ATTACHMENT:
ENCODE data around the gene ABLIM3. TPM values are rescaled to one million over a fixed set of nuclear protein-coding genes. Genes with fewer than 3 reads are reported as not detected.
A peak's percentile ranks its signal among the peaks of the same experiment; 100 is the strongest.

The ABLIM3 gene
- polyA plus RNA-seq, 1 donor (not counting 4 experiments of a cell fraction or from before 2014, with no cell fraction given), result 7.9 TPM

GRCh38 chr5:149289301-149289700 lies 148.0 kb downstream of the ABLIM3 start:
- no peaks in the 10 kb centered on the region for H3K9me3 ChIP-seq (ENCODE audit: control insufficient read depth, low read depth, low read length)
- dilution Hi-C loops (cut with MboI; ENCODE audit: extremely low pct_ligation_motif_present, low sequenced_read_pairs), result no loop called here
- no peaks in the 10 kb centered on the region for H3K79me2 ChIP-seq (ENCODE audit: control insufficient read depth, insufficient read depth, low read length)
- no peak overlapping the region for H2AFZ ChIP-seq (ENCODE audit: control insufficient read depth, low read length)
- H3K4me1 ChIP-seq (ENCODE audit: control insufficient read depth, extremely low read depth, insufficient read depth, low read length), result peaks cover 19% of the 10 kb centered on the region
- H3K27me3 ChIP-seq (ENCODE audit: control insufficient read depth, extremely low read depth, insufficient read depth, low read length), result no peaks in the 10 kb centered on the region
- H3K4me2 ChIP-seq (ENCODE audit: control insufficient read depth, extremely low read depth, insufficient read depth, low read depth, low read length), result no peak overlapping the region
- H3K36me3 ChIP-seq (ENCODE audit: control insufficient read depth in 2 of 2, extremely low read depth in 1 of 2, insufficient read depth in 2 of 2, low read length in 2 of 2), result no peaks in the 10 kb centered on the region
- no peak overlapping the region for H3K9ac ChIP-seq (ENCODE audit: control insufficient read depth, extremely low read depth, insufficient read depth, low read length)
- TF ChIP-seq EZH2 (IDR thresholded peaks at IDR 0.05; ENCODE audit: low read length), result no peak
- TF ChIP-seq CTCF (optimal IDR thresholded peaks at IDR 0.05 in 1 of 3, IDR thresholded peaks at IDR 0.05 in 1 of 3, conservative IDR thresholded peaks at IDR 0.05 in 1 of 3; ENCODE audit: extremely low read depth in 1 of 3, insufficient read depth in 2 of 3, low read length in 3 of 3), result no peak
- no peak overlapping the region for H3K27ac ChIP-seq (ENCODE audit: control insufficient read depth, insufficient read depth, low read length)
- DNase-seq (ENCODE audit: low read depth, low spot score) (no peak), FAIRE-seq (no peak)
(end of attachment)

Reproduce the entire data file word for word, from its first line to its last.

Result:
ENCODE data around the gene ABLIM3. TPM values are rescaled to one million over a fixed set of nuclear protein-coding genes. Genes with fewer than 3 reads are reported as not detected.
A peak's percentile ranks its signal among the peaks of the same experiment; 100 is the strongest.

The ABLIM3 gene
- polyA plus RNA-seq, 1 donor (not counting 4 experiments of a cell fraction or from before 2014, with no cell fraction given), result 7.9 TPM

GRCh38 chr5:149289301-149289700 lies 148.0 kb downstream of the ABLIM3 start:
- no peaks in the 10 kb centered on the region for H3K9me3 ChIP-seq (ENCODE audit: control insufficient read depth, low read depth, low read length)
- dilution Hi-C loops (cut with MboI; ENCODE audit: extremely low pct_ligation_motif_present, low sequenced_read_pairs), result no loop called here
- no peaks in the 10 kb centered on the region for H3K79me2 ChIP-seq (ENCODE audit: control insufficient read depth, insufficient read depth, low read length)
- no peak overlapping the region for H2AFZ ChIP-seq (ENCODE audit: control insufficient read depth, low read length)
- H3K4me1 ChIP-seq (ENCODE audit: control insufficient read depth, extremely low read depth, insufficient read depth, low read length), result peaks cover 19% of the 10 kb centered on the region
- H3K27me3 ChIP-seq (ENCODE audit: control insufficient read depth, extremely low read depth, insufficient read depth, low read length), result no peaks in the 10 kb centered on the region
- H3K4me2 ChIP-seq (ENCODE audit: control insufficient read depth, extremely low read depth, insufficient read depth, low read depth, low read length), result no peak overlapping the region
- H3K36me3 ChIP-seq (ENCODE audit: control insufficient read depth in 2 of 2, extremely low read depth in 1 of 2, insufficient read depth in 2 of 2, low read length in 2 of 2), result no peaks in the 10 kb centered on the region
- no peak overlapping the region for H3K9ac ChIP-seq (ENCODE audit: control insufficient read depth, extremely low read depth, insufficient read depth, low read length)
- TF ChIP-seq EZH2 (IDR thresholded peaks at IDR 0.05; ENCODE audit: low read length), result no peak
- TF ChIP-seq CTCF (optimal IDR thresholded peaks at IDR 0.05 in 1 of 3, IDR thresholded peaks at IDR 0.05 in 1 of 3, conservative IDR thresholded peaks at IDR 0.05 in 1 of 3; ENCODE audit: extremely low read depth in 1 of 3, insufficient read depth in 2 of 3, low read length in 3 of 3), result no peak
- no peak overlapping the region for H3K27ac ChIP-seq (ENCODE audit: control insufficient read depth, insufficient read depth, low read length)
- DNase-seq (ENCODE audit: low read depth, low spot score) (no peak), FAIRE-seq (no peak)